A WORLD Council of Churches (WCC) team, in Zimbabwe for the past eight days on a pre-election observation, says it heard numerous reports confirming that the build-up to the 24-25 June elections had interfered with the democratic process and affected the conduct of the polls.
"We pray that reason will now prevail over passion, and that the interests of the community will dominate over the individualism, narrow personal power interests and resort to violence that are so characteristic of this age of globalization," said the five-member delegation, led by Melaku Kifle, WCC international relations staff member from Ethiopia. "It would hardly be possible to anticipate an election that meets international standards," he said.
Other members of the delegation were Rev Dwain C Epps from WCC headquarters in Geneva, Noel Okoth from the AACC in Nairobi, Rev Eddie Makue from the South African Council of Churches, and Aad van der Meer from ICCO in the Netherlands. "Based on the evidence presented to it, the delegation was deeply concerned that these elections could not be fully free and fair given the limitations on open expression of opinion through the media, in campaign rallies of various parties and through uninhibited voter education."
A key factor in the run-up to the elections was the escalating violence. "Wherever we went, people reported to us on the rising tide of violence in Zimbabwe," said Kifle. "This alarms us and calls churches around the world to support those who believe that there are more creative ways to deal with conflict than the resort to violence." The team heard concerns not only about the violence related to land invasions, but also that being used to intimidate citizens, especially the poor, in the period between the February referendum on a new constitution, and yesterday. "At the same time, the team was impressed that ordinary citizens and opposition political parties insisted that everyone should come to the polls. Remarkable efforts were being made to make it possible for all citizens to vote without fear," said the team in a statement.
During its stay, the team held extensive discussions with Densen Mafinyani, the general secretary of Zimbabwe Council of Churches and visited groups of church and student leaders in Mutare, Bulawayo and Gweru. It met a range of officials from Zanu-PF, civil society organisations, the Zimbabwe Congress of Trade Unions, the Movement for Democratic Change and other political parties. "Most of the church representatives we met regretted the recent land occupations led by war veterans and encouraged by government leaders," said Epps. "All regretted the violence and the deaths of farm workers, farmers and those involved in the invasions, and we join with them in denouncing these losses of precious, God-given life. The lasting injustice resulting from the dispossession of native Zimbabweansâ€™ lands by the colonisers, but the answer to this pressing problem must be found through respect for the law and the implementation of a considered land policy that has had the benefit of wide consultation among all concerned."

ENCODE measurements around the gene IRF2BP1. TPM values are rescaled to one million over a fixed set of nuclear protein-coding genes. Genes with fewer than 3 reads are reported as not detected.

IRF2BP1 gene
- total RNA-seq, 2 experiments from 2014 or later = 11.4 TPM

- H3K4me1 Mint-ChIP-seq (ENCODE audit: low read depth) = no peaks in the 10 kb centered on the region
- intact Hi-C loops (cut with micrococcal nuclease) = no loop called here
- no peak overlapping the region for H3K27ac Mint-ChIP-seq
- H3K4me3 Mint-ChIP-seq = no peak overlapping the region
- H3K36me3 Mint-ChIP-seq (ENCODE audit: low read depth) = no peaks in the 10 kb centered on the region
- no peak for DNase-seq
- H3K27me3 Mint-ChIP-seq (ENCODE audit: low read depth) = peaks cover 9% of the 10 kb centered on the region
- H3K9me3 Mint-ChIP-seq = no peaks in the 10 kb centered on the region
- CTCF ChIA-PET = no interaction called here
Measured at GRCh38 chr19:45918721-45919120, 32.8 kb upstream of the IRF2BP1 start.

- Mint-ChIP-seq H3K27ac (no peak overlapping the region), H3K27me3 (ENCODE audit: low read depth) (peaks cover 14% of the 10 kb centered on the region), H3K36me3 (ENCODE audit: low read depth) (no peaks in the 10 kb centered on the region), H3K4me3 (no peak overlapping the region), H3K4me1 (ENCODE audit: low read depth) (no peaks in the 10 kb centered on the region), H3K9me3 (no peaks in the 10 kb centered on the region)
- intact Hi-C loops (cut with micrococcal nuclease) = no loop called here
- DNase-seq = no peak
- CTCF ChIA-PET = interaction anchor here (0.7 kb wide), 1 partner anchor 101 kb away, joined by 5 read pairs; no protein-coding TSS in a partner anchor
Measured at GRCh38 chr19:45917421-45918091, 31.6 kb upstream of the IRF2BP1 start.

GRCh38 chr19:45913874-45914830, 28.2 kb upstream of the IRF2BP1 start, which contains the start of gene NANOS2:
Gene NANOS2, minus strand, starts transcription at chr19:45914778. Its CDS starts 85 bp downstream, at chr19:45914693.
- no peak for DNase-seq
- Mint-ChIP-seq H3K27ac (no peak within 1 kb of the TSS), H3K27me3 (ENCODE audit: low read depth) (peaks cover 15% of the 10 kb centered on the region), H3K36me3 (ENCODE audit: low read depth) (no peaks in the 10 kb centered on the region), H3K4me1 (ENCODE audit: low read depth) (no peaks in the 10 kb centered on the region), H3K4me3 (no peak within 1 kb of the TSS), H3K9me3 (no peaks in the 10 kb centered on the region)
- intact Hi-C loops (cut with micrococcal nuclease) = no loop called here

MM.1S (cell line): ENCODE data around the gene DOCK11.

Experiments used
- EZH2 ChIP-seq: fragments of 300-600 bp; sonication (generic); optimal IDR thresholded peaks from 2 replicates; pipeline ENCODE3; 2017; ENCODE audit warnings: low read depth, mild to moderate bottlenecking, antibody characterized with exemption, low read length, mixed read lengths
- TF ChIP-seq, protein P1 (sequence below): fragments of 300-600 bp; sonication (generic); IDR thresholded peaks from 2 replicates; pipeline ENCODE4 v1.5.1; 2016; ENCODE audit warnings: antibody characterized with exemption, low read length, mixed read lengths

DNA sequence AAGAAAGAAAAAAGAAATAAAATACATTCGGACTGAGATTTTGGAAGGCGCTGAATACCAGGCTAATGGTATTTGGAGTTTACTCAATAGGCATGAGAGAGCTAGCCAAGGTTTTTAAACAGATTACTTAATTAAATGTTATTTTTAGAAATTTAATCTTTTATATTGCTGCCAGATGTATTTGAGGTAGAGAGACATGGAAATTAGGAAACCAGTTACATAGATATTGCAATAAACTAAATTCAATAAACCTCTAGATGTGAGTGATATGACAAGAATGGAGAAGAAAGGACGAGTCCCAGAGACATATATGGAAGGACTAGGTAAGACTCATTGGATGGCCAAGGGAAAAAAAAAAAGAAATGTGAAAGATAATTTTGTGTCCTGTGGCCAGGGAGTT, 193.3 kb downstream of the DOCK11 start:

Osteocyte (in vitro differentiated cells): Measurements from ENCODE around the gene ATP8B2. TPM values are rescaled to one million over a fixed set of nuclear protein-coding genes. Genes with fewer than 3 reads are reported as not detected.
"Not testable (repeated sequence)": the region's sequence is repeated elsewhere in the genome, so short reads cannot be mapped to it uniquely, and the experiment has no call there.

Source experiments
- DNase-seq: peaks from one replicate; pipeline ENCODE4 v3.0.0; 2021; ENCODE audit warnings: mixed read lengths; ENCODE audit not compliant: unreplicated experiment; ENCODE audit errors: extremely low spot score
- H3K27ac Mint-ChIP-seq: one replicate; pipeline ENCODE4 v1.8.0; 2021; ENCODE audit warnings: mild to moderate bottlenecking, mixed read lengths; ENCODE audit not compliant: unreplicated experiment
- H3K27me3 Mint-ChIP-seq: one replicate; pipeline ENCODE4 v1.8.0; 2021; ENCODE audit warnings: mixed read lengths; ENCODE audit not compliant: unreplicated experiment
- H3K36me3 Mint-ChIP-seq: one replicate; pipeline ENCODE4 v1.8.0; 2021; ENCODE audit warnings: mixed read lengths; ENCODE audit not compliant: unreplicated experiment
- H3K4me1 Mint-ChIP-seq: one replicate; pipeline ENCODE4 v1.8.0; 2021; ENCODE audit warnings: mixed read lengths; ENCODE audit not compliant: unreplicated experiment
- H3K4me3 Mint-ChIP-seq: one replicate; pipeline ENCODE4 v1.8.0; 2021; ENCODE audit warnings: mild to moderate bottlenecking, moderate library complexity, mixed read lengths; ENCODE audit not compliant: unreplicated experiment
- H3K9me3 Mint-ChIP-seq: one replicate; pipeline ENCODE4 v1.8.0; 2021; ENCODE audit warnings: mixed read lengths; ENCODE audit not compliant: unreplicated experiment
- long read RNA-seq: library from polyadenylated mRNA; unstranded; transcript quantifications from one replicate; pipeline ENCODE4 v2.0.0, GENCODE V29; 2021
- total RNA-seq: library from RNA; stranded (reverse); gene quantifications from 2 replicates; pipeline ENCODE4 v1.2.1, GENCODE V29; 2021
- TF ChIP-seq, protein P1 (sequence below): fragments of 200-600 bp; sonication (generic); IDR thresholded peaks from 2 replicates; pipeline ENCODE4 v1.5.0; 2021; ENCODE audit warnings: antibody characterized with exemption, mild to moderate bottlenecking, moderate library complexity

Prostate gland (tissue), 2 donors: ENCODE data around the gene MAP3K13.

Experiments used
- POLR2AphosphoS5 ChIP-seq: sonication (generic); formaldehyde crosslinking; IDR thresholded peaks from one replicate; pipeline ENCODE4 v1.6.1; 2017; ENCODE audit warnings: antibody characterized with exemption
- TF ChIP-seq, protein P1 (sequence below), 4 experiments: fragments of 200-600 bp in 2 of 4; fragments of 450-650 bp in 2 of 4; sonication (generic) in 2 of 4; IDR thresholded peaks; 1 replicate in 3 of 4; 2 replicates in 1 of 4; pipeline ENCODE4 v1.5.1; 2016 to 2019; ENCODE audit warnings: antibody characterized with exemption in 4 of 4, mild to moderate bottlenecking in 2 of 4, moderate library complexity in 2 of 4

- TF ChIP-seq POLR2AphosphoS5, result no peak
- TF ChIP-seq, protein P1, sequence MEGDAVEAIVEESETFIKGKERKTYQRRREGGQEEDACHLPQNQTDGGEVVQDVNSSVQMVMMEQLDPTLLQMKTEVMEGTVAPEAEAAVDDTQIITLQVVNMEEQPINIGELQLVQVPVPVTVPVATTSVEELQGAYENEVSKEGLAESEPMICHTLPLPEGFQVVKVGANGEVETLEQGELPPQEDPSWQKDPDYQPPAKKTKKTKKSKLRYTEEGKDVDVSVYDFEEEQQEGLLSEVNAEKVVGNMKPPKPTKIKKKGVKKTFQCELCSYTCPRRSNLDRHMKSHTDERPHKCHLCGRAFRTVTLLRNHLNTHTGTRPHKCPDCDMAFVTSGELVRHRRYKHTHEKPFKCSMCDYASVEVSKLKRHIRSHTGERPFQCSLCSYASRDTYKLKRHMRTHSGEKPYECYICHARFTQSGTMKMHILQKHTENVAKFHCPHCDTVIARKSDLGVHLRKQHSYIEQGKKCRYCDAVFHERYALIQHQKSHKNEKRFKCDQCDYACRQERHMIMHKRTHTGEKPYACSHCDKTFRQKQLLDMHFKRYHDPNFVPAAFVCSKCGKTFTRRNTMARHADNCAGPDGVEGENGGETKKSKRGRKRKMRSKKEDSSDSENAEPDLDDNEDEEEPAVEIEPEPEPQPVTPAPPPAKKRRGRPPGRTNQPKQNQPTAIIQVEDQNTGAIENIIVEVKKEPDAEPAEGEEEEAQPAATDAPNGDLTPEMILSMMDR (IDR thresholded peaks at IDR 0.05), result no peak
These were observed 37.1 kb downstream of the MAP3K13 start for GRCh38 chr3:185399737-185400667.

The team appealed to the political parties to respect the varieties of opinion which give strength and vitality to a democratic society and to do so without rancour or hatred, says the report. "Senior government officials and others have expressed appreciation to the WCC for its solidarity with the people of Zimbabwe during the liberation struggle and for having accompanied the independent nation ever since," Kifle said.
From Business Day (Jhb), 31 May 2000
Police fight squatters on Kenyan farms
NAIROBI - Squatters who have invaded farms in central Kenya have opened fire on police trying to evict them, the Daily Nation said on Wednesday. Police returned fire but were defeated, the newspaper reported. A six-year old boy was reported missing and five cows were shot dead in the confrontation.
Local newspapers said three white-owned cattle ranches in the area were invaded by squatters in the last few days. The head of the civil service, Richard Leakey, said last week the government would not tolerate Zimbabwe-style occupations of white-owned farms, and criticised members of parliament who had called for such action.
The motivation for the invasions remains unclear. Herders in the area are said to be searching for suitable pasture for their cattle to escape the effects of a bitter drought.
From BBC News Online, 31 May 2000
Zimbabwe dismisses Mbeki initiative
Zimbabwe has said there is nothing new in South African President Thabo Mbeki's announcement that he had secured funds to buy white-owned farms in Zimbabwe for redistribution to landless black people. An aide to President Mbeki said that Saudi Arabia and Norway had agreed to provide $14m for the purchase of 118 farms in Zimbabwe, whose owners have already agreed to sell. However, a spokesman from President Robert Mugabe's office told the BBC that President Mbeki's scheme marked a return to plans drawn up in 1998. He said the government would not be distracted from pressing ahead with its own plans to redistribute white-owned farmland.
The original plan collapsed after it proved impossible to verify farms purchased through the scheme reached their intended recipients. President Mbeki's office said the international funds had no conditions attached and would be made available through the United Nations Development Programme (UNDP).